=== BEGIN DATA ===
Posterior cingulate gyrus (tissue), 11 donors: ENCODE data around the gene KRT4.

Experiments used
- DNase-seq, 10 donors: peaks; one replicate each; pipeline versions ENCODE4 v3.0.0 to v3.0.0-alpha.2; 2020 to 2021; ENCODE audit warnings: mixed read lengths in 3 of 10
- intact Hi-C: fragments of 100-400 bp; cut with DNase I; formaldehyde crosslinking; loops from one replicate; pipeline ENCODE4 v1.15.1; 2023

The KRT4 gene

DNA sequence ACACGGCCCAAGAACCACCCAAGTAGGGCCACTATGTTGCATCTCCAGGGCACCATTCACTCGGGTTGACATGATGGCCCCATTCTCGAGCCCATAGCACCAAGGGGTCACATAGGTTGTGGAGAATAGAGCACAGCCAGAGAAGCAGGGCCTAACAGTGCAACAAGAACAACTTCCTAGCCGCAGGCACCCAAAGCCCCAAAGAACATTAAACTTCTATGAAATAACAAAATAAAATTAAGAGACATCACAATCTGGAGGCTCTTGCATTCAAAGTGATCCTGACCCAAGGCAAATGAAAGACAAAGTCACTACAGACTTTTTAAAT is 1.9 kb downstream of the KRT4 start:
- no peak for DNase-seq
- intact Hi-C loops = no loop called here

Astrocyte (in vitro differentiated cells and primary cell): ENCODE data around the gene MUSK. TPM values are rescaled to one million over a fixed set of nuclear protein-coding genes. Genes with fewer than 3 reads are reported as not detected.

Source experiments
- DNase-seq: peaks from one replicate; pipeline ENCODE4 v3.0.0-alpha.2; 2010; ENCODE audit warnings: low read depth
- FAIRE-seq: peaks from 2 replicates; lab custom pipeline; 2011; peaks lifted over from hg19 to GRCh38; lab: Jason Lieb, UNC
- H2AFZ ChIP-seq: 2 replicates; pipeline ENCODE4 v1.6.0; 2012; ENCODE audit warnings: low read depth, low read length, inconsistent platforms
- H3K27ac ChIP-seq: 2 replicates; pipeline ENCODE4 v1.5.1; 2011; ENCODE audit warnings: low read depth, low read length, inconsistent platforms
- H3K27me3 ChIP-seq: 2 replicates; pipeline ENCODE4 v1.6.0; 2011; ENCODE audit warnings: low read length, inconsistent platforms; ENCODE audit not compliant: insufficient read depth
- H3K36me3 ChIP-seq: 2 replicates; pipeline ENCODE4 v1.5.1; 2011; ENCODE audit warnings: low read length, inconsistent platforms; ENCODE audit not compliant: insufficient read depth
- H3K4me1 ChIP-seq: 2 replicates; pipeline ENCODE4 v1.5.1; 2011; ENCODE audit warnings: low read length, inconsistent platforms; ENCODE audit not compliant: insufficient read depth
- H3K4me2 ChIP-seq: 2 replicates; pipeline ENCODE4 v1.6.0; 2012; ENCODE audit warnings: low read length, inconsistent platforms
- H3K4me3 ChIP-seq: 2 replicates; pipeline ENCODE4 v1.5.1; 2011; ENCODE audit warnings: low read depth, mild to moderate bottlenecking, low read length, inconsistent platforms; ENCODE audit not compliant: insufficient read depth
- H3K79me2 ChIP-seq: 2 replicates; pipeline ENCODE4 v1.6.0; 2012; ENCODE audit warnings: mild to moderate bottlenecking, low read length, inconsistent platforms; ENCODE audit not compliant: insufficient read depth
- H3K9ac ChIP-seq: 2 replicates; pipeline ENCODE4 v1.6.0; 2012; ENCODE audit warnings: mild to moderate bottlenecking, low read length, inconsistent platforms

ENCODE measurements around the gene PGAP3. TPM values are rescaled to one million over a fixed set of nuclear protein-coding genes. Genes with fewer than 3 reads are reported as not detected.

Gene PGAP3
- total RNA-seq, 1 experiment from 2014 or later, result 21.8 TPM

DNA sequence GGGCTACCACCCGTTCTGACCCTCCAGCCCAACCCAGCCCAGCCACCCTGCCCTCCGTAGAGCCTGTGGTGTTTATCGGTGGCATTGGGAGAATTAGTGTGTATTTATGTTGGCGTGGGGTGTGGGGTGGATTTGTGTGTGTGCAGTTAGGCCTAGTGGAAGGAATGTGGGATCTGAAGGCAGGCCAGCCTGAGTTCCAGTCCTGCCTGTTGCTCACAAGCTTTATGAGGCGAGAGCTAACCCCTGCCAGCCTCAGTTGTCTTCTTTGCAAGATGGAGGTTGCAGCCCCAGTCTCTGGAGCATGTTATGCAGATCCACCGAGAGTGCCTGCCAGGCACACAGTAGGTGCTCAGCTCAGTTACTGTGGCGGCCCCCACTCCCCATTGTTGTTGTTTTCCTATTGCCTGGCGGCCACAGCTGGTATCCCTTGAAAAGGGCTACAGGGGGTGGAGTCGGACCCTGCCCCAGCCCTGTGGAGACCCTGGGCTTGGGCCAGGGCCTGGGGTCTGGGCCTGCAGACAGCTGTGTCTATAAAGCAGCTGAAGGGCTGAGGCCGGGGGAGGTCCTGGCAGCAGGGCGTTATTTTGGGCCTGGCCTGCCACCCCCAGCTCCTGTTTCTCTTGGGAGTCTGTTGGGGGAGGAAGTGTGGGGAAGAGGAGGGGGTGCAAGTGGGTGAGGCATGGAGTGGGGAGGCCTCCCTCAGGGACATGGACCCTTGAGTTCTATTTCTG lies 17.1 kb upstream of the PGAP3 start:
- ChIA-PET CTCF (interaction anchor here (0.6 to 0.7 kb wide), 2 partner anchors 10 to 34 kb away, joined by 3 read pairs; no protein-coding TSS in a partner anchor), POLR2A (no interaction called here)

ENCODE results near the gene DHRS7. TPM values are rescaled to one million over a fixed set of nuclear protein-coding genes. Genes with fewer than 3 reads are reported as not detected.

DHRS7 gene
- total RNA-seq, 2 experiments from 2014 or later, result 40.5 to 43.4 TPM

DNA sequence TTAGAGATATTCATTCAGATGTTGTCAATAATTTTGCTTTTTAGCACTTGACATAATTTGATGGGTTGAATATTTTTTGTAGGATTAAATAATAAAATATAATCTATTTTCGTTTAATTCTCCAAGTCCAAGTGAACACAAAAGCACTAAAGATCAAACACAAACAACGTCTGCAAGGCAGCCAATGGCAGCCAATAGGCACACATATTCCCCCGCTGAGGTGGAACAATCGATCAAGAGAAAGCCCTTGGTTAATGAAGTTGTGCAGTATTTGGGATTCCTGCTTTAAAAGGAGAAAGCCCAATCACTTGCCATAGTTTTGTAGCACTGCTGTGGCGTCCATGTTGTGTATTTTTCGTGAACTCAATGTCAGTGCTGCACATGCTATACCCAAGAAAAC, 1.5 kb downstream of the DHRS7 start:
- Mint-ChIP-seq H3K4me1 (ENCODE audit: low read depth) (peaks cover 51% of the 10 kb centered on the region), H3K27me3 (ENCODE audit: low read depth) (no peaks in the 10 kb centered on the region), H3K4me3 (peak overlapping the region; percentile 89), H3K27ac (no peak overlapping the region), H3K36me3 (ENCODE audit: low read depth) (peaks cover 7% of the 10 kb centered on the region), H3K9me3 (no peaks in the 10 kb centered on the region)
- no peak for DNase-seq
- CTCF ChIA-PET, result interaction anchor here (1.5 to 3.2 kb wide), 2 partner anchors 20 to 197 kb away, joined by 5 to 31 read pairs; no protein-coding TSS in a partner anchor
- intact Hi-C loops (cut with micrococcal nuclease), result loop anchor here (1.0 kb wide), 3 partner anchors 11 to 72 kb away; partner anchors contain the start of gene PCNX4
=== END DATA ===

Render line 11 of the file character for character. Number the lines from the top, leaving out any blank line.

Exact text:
- DNase-seq: peaks from one replicate; pipeline ENCODE4 v3.0.0-alpha.2; 2010; ENCODE audit warnings: low read depth